There isn’t much chance I’ll succeed, anyway—
I think it’s more likely we’ll get a bidet
or a hundred tall soldiers all made out of clay
(kinda like Stan ’n Ollie had back in the day),
or a dead Chinese army whose dull, watchful eyes
guarded ceaselessly, so, in case enemies foreign
attack e’er so quietly under some guise
so they wouldn’t be heard (which, in German, is hören),
full diligence used, like when we dot our i’s …
But I’ve wandered afar. In AZ in July
it’s much hotter, more dry than KS or KY
(as a young lass attested, who never would lie,
for when Dorothy came here, she said, “My, oh My!”
and when asked if she’d stay, with a definite, “No!”
she said, “It’s so much cooler where ‘Z’ follows ‘O.’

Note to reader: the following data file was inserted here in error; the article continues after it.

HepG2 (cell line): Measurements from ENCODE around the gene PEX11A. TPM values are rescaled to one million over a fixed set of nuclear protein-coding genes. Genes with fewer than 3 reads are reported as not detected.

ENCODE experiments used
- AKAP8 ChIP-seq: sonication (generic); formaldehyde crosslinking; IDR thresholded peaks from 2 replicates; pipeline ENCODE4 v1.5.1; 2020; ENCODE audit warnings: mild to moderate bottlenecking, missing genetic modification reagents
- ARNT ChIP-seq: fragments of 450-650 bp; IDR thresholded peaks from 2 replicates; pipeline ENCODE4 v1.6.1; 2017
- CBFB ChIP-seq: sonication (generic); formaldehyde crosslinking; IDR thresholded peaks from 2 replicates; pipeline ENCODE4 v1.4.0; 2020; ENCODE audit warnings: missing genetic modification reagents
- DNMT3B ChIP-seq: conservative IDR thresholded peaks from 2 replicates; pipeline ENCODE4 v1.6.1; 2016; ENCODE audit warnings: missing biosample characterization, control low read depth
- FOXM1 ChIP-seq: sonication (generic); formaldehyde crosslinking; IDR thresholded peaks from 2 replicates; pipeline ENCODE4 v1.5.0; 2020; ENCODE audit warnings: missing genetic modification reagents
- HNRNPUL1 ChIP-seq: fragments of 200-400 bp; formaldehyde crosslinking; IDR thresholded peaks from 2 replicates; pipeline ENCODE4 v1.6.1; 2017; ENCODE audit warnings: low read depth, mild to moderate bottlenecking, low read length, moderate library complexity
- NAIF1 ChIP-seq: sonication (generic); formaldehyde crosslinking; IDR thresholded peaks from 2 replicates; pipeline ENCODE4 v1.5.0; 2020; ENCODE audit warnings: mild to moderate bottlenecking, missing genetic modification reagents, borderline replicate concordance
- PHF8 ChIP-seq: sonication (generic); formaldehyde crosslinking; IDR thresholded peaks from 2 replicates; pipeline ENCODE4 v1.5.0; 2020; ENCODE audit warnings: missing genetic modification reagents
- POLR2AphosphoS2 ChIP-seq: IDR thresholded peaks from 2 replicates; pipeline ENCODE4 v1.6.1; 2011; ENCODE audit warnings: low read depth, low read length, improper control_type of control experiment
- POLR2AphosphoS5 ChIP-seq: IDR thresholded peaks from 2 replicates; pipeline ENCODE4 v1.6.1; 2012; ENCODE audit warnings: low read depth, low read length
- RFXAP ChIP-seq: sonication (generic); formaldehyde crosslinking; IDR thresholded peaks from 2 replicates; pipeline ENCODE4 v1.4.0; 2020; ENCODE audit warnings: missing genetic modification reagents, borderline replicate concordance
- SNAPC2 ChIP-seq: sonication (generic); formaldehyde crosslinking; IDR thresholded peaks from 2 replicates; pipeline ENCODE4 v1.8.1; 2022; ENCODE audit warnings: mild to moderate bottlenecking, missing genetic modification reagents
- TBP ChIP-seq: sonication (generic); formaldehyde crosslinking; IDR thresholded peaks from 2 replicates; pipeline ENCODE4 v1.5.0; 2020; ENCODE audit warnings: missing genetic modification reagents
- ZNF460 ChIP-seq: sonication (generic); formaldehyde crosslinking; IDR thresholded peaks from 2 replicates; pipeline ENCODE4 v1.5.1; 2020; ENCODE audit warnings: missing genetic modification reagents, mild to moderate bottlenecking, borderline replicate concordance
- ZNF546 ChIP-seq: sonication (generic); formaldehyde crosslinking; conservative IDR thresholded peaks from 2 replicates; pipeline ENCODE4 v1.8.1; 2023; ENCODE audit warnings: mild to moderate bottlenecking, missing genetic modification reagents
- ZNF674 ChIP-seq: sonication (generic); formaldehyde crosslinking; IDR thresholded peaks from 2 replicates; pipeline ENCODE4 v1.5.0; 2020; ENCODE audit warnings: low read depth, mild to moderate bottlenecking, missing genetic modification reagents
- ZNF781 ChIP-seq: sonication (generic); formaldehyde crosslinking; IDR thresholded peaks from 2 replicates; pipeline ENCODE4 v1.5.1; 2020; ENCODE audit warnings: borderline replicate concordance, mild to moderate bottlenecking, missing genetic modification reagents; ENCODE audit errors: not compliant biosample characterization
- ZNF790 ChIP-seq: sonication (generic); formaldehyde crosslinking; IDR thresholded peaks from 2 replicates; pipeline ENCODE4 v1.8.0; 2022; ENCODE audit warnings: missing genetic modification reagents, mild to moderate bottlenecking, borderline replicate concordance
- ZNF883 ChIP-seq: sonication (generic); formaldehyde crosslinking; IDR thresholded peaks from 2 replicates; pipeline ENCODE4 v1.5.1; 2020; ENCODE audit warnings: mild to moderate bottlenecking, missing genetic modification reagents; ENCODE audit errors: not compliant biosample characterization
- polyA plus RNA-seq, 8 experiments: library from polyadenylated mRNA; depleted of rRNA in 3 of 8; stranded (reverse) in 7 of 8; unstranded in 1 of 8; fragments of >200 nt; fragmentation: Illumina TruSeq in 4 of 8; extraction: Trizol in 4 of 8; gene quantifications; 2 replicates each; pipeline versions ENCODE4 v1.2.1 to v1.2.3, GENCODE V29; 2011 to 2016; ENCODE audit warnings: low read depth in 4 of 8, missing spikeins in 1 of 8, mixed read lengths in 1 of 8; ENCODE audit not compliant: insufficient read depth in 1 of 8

This place is a ‘fire of fire,’” quoth she Poe,
and for her to stay here, she would need quid pro quo.)
Again, enough nonsense! Please, don’t ridicule;
These words aren’t much worse than a popular song.
This abecedarian’s simply a tool
(though perhaps I should stop ’fore it gets uber-long)
a quiet rest-stop in my mind’s vestibule.
But the endings are hardest—I wonder if we
can find a good rhyme for line XXIV.
“What’s so hard?” you might ask. Well, let me tell ye:
there’s a dearth of rhymes ending with X, Y, or Z.
Ken Gosse prefers writing short, rhymed verse with traditional meter usually filled with whimsy and humor. First published in First Literary Review–East in November 2016, since then in Pure Slush, Home Planet News Online, Spillwords, Lothlorien Poetry Journal, and others. Raised in the Chicago suburbs, now retired, he and his wife have lived in Mesa, AZ, over twenty-five years with rescue cats and dogs underfoot.